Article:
The Ogoni people of the Niger Delta are still as confident, proud and strong as Ken Saro-Wiwa left them 10 years ago but they have little to smile about on the anniversary of his tragic death.
By Sola Odunfa
BBC News, Ogoniland
Saro-Wiwa remains a local hero
Their youths roam idly about their peaceful oil-rich land with no hope of employment, and their schools and hospitals are but a shambles.
"People are crying in Ogoniland," says Mrs Charity Baranuaka, a nursery school owner in the Ogoniland town of Bori - an hour's drive away from Port Harcourt city.
"There is no employment, there are no companies. If the companies return, all of us will be very happy. That time I will feed well."
A week-long series of activities has been held to commemorate the 10th anniversary of the execution of Ken Saro-Wiwa - a poet, environmental activist and leader of the Movement for the Survival of Ogoni People (Mosop).
Saro-Wiwa led a non-violent struggle against the environmental degradation of Ogoniland, which resulted from crude oil exploration.
He also demanded a larger share of the huge oil revenue accruing to the Nigerian government from the area for its development.
He and eight other Mosop members were hanged on 10 November 1995 for murder after a special tribunal, widely adjudged unfair in Nigeria and abroad.
The then military dictator General Sani Abacha ignored all protests and pleas by the international community for either clemency or a re-trial.
But in the past six years of civilian rule, the Nigerian government has made conscious efforts to transform the ugly face of Ogoniland.
A network of good roads has been built across the area, giving it a face-lift no visitor will fail to notice.
Chief Fred Gbakor, chairman of Gokana Local Government Council, says that in comparison to a decade ago "the difference is very remarkable".
Perhaps the most important infrastructural development in Ogoniland is the provision of electricity.
A gas turbine located in Eleme, just outside the city of Port Harcourt, supplies power free of charge to the entire area.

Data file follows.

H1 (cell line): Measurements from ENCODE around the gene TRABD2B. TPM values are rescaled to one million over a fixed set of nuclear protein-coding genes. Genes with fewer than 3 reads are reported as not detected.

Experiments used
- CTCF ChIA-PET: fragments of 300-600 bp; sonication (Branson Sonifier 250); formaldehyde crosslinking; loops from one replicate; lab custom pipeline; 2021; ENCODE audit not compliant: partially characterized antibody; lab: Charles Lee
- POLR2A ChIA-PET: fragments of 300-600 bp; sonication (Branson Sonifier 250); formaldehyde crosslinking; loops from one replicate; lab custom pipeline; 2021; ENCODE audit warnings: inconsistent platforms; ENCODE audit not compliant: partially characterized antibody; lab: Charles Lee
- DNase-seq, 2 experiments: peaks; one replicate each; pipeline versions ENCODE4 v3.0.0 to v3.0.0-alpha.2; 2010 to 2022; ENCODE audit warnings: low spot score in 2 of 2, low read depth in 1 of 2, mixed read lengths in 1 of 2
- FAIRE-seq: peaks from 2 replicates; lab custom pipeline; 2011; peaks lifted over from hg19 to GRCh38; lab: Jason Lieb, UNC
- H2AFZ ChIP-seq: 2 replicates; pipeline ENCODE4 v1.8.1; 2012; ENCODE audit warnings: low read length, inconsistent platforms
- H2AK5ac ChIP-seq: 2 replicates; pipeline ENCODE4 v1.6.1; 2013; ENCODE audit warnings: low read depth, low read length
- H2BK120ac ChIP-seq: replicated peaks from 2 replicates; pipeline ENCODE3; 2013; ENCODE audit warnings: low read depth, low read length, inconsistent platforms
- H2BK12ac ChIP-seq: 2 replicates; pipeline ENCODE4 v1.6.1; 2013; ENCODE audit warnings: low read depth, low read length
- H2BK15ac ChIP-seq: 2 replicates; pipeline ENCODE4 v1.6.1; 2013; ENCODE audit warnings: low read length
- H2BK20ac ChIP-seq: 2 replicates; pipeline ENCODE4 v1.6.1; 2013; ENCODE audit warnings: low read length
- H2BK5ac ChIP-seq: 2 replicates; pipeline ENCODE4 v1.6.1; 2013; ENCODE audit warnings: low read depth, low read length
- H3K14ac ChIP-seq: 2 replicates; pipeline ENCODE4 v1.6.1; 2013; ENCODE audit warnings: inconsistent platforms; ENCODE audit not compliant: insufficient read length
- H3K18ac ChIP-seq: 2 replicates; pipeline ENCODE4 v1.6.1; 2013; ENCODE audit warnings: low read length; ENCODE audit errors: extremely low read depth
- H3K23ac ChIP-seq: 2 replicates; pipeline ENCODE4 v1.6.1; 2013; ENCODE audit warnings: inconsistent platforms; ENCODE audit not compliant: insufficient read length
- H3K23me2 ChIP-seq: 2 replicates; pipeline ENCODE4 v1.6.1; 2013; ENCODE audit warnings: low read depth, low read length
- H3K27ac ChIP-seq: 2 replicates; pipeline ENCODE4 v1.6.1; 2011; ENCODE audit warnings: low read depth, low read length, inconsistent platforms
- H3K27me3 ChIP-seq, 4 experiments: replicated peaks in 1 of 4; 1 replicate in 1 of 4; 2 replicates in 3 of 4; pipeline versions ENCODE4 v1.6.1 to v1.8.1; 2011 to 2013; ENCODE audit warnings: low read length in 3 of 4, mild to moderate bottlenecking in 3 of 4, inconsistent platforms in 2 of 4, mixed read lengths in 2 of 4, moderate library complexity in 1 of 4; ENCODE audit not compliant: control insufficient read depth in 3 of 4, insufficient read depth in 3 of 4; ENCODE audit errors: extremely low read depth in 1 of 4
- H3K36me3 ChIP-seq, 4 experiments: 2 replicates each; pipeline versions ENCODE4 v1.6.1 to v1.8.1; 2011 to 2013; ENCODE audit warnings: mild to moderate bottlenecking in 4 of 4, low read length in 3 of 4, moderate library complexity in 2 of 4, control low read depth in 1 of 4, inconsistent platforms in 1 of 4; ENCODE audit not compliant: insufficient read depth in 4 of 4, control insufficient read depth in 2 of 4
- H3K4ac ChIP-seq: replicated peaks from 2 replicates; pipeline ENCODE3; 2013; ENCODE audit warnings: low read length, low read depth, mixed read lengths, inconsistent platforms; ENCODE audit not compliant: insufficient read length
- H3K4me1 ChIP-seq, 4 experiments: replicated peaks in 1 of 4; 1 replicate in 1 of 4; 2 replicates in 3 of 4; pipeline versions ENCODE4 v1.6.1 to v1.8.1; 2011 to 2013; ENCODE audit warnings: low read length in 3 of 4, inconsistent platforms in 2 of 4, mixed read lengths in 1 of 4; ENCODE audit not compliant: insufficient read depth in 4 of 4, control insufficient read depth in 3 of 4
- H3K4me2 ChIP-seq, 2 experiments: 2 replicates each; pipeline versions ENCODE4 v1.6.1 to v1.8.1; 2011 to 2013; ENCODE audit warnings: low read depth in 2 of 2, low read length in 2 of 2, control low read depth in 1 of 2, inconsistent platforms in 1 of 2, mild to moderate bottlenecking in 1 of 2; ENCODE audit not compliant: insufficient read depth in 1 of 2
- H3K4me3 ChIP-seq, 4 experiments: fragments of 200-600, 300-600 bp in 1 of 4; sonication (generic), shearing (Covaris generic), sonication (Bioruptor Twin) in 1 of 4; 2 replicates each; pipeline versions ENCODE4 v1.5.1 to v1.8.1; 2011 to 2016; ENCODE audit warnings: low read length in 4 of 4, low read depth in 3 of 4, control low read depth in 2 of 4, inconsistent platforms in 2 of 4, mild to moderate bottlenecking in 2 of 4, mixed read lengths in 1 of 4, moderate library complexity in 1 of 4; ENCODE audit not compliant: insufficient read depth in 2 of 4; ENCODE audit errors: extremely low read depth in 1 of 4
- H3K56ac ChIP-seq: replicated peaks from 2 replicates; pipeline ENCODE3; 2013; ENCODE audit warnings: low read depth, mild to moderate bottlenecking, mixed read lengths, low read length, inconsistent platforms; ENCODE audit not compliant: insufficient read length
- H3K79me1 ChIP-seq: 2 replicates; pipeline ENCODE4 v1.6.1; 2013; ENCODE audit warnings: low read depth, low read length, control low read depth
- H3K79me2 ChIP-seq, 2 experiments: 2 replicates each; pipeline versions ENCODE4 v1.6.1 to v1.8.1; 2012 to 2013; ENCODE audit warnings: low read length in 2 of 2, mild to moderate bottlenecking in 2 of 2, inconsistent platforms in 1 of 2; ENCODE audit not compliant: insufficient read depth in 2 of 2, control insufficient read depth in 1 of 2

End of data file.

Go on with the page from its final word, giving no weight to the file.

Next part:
Hundreds of Ogonis marched to mark Ken Saro-Wiwa's death
The plant was built by the Rivers State government and was commissioned by President Olusegun Obasanjo in 2001.
However, the good news ends there.
There is no supply of drinking water in any part of Ogoniland.
People here depend on streams and rivers for their water needs - at a great risk to their health and well-being.
Those who can afford it sink boreholes and generously share the water with their neighbours.
Education is a major industry in Ogoniland.
Most young Ogonis now go to at least primary school but most school buildings are in a very poor state.
"Our school buildings are not well-built. Any time there is rainfall we get wet," a secondary school-boy in Bori told the BBC. "The government should help us roof the buildings and make them good".
However, the people of Ogoniland are not blaming the government for all the shortcomings of the social services.
They still look back with anger at the neglect their area suffered from the multinational companies which were exploiting the crude oil resources in the area.
"When I came here I kept looking [in the records] for the involvement of the multinational companies in the educational development of the state," says Barineme Beke, Rector of Rivers State Polytechnic.
"I've not seen any. I don't know why it's been so bad... This is a very sad story."
There are several public hospitals spread throughout Ogoniland but there are not enough doctors to staff them.
The only employers of labour in the area are local government councils, which can only take on a few people each.
The big private companies packed out of Ogoniland when the Shell Oil Company was forced to leave during the crisis 10 years ago.
Today there is not a single company operating in the area.
There is nothing on the ground to show any positive contribution made by the oil multinationals to the development of Ogoniland during all their years of operation there, which was the justification for the protests of a decade ago.
There are no oil companies operating in Ogoniland
So 10 years after his execution, Ken Saro-Wiwa continues to loom large in the consciousness of the people.
"Ken died as a martyr. What he said is exactly what is happening today and his ideas continue to live on," says Chief Gbakor.
"He made Ogoni known. Wherever you go today you can beat your chest and tell people: 'I'm an Ogoni man' so he liberated us as a people," says Chief John Bazia, a member of the River State House of Assembly.
And remarkably the Ogoni people have reconciled their political differences.
While commemorating the 10th anniversary of the execution of Saro-Wiwa and his eight comrades, they have also been celebrating the lives of all the other Ogoni men and women who died during what they describe as "the Ogoni struggle".
All the dead are regarded as martyrs.